Samhain: “Sow’-en” Gaelic word meaning Summer’s End.
Samhain was the final harvest festival of the ancient Celts, a time when the crops were all in, animals were slaughtered to provide food for the coming winter, and the Veil Between the Worlds was believed to be at its thinnest point of the year. Most of our Halloween customs, from wearing costumes to carving jack-o-lanterns, are based on the beliefs and traditions of the Celts. If you want a book that covers them all and then some, I think the best you can get is Silver RavenWolf’s Halloween. (Click the image to view in print and e on Amazon.)
Samhain's Meaning Today
I’m more interested in what this time of year means for us today. We are evolving forward, not backward. And while the traditions of the old Holy days gives them their flavor and a lot of their fun, we are more now than we were then.
Today, we still observe the end of the light half of the year. We, in the northeastern US and elsewhere in the world, bring in our lawn furniture, store our outdoor grills, take down our wind chimes, and move our lives inside, for the most part. We prepare our homes for winter. We break out the warmer clothes. We switch from salads and bbq to chilis and stews and hearty soups. Our lives undeniably change.
We know our sunny, warm days are ending, and that the short, dark times of winter are upon us.
The Season of Gratitude
As we leave Samhain behind, we enter our official season of gratitude. This is the perfect opportunity to reflect on the year gone by and truly appreciate all it has brought us, the good and the bad.
Let’s try not to dive directly into the demands of holiday chaos and stress. It doesn’t have to be chaotic or stressful. Do what’s fun. Make all of it as fun as you can. But before you do, take a pause to appreciate the year gone by. A pause between the seasons, a moment between the worlds, is what Samhain is all about, after all.
In last week’s post I gave you some suggestions for reviewing the big events of your year in life and in business, and told you some ways to look at both the good and the bad as beneficial. I asked you to take notes. I hope you did, because you’ll need them for this. If not, review that post and come back. You have time. Samhain officially falls halfway between the Autumnal Equinox and the Winter Solstice, and that date falls on November 7th this year. When you’re ready, there’s a ritual of gratitude and release below.
Remember, ritual is just a formalized prayer. Humankind needs ritual. It’s why we created it.
The Samhain Ritual of Letting Go
You’ll need small slips of paper or flash paper, a black taper or altar candle, a pen, a lighter, and a fireproof dish, ashtray, or pot. An iron cauldron can lend some magical ambience.
To begin, create sacred space in any way you prefer. If you have no strong feelings or traditions on this, any quiet space is fine. Nature is as sacred as it gets, so outside if you can. Doing spiritual things outside in nature lends an energy that really should be experienced.
*I'm writing this with a week to go before the actual cross quarter date of Samhain, so you have time to buy supplies. I think this ritual kicks ass if you use flash paper to write the events on.*
- Get very relaxed and breathe deeply. Light the black candle.
- Pick one of the major events you noted in last week’s exercise, and write it down on its own slip of paper or flash paper.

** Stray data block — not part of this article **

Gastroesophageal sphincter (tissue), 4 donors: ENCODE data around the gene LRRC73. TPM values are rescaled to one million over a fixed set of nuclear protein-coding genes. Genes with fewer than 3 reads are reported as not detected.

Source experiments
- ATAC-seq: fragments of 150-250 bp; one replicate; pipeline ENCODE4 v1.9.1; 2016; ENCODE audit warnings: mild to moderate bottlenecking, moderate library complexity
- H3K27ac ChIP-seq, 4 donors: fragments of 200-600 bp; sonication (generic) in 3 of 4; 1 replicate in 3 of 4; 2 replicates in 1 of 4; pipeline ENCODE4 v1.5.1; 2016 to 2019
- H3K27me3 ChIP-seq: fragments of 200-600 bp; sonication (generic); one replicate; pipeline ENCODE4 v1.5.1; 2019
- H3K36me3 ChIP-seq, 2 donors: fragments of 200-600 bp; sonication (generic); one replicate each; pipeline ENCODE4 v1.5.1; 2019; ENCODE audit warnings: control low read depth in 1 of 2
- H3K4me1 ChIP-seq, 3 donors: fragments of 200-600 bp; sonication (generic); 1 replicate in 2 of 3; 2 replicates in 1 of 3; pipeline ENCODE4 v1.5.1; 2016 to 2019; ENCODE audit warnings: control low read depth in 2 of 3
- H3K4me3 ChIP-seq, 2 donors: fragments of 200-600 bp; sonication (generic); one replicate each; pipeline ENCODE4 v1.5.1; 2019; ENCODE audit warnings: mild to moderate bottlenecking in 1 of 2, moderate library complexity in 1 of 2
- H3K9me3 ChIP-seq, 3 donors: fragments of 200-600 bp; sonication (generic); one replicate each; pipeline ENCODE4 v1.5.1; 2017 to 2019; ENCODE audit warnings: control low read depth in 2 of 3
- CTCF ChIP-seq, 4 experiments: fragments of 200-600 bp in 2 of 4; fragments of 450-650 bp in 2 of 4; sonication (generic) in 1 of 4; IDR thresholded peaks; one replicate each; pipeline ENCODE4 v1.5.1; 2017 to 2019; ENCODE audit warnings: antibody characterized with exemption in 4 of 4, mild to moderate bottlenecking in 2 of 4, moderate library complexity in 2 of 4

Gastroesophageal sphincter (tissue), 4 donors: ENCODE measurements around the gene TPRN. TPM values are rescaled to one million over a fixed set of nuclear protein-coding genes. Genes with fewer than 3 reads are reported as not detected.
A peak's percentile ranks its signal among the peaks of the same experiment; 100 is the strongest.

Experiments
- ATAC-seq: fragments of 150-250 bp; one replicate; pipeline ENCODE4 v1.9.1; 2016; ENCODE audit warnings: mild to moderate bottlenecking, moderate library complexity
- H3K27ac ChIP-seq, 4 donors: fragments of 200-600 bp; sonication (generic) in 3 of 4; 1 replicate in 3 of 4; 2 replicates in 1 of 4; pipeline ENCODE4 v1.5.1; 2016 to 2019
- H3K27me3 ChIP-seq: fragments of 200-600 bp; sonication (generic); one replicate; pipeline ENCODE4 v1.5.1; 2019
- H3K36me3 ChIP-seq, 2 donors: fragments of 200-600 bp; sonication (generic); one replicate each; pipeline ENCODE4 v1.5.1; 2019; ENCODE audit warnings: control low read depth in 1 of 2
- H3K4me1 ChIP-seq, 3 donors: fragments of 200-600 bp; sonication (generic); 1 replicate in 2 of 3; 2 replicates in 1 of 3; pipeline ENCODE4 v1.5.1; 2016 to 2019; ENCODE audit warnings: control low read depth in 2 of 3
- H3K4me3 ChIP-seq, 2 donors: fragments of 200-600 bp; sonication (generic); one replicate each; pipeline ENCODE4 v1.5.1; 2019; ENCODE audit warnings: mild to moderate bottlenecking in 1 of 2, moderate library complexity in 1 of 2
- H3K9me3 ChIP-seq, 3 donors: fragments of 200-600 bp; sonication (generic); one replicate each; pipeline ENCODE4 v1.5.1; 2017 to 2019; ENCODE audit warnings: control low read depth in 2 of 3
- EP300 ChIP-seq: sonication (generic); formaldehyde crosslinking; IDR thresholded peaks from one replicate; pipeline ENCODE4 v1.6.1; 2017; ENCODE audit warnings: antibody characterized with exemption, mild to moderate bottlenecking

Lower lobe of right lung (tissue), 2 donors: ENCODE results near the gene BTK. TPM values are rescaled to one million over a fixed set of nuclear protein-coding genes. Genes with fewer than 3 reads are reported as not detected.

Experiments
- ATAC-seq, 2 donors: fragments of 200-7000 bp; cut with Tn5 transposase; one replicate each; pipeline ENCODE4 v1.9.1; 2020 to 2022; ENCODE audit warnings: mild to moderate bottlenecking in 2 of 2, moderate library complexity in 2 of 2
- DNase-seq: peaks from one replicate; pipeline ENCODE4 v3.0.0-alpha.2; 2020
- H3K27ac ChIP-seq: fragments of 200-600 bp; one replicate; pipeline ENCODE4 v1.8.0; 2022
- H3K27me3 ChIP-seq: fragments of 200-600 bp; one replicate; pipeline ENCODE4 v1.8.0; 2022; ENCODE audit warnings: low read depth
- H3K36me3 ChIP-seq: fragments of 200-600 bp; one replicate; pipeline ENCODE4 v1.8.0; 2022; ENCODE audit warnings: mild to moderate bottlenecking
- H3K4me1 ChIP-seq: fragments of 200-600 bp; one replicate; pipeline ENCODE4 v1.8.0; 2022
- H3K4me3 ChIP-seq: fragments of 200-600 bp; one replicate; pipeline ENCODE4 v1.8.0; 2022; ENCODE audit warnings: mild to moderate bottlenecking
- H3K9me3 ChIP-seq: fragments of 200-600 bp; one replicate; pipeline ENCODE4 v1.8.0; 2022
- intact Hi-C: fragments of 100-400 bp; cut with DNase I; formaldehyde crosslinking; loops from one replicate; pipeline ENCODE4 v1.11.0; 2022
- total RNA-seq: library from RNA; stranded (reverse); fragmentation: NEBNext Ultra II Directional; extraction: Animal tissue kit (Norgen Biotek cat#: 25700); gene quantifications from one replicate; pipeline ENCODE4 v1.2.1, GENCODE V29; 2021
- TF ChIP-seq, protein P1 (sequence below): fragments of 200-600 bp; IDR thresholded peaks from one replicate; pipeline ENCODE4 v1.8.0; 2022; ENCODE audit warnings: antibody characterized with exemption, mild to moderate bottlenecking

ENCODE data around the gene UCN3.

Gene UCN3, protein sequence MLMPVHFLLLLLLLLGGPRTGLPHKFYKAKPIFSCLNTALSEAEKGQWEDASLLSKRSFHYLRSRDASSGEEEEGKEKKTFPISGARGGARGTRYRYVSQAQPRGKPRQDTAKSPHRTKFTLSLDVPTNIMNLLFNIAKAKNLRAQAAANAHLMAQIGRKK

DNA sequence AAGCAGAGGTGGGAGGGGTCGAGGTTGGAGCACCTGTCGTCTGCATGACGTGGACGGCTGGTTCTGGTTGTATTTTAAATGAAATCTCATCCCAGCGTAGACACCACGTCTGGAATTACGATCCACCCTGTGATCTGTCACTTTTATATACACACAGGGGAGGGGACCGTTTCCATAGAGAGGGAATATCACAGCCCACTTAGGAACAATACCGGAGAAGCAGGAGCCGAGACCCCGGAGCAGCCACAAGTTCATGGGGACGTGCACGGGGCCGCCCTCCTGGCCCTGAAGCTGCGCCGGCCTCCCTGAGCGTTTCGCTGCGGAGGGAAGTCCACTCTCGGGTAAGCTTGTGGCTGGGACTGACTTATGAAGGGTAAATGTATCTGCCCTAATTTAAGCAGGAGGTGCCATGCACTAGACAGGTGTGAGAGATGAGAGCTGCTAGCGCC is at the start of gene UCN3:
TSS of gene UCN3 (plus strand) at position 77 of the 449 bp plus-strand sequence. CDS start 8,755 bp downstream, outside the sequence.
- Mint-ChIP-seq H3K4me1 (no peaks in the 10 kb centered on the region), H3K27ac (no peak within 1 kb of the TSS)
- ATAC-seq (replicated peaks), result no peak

- As you write it, think about what you learned from it and how it pushed you forward. How was your life better after, than before? How did your understanding grow? How much joy did it bring you? Or if it was a loss, how much did you appreciate having this person/place/thing during the time that you did? And how did that experience enrich you and make you grow? And how grateful are you for all of that?
- Give thanks to the event, and especially, to the person or thing you lost. Speak from your heart. Feel your deep appreciation for them. Share that with them. Thank them.
- Crumble the paper and drop it into an iron cauldron or other fireproof container.
- Repeat this for each event, good and bad.
- Take your black taper candle in your hand. Hold it and close your eyes. Say words of your own, or use these.
In joy, in pain, new seeds were sown
For all I’ve lived, my soul has grown
The past is gone, the future bright
Though shorter days bring longer nights
More, I am, than at year’s birth
A wiser, kinder, child of Earth
Because of you, because of you,
I am more, because of you
As you say the final line, lower the lit candle into the cauldron or fireproof dish and touch the flame to the papers. If you used flash paper, you’ll get a lovely, dynamic whoosh. (So no flowing sleeves or long loose hair!) If you use regular paper, just watch the papers burn as you reflect on how you’ve grown, and the gratitude you feel.
It’s wonderful to make notes in your business journal, if you keep one (I recommend it!) about all the conclusions you’ve reached during this period as you’ve contemplated your year and what you learned from it. Note all those things you tried that worked, as a reminder to do them again. Note the things that didn’t work so that you needn’t repeat them.
Need a business journal?
I highly recommend Leonie Dawson’s Planning Calendar, and I also LOVE her annual Biz and Life Workbooks. When she has her 2017 editions up for pre-order, I’ll post links here. I love her so much I’m an affiliate. She’s all about a more spiritual approach to creative entrepreneurship. It’s like we’re soulmates! 🙂
Happy Halloween and Blessed Samhain. May you enjoy a peaceful respite right now.
And then let’s buckle up. I have a feeling it’s gonna be an exciting winter.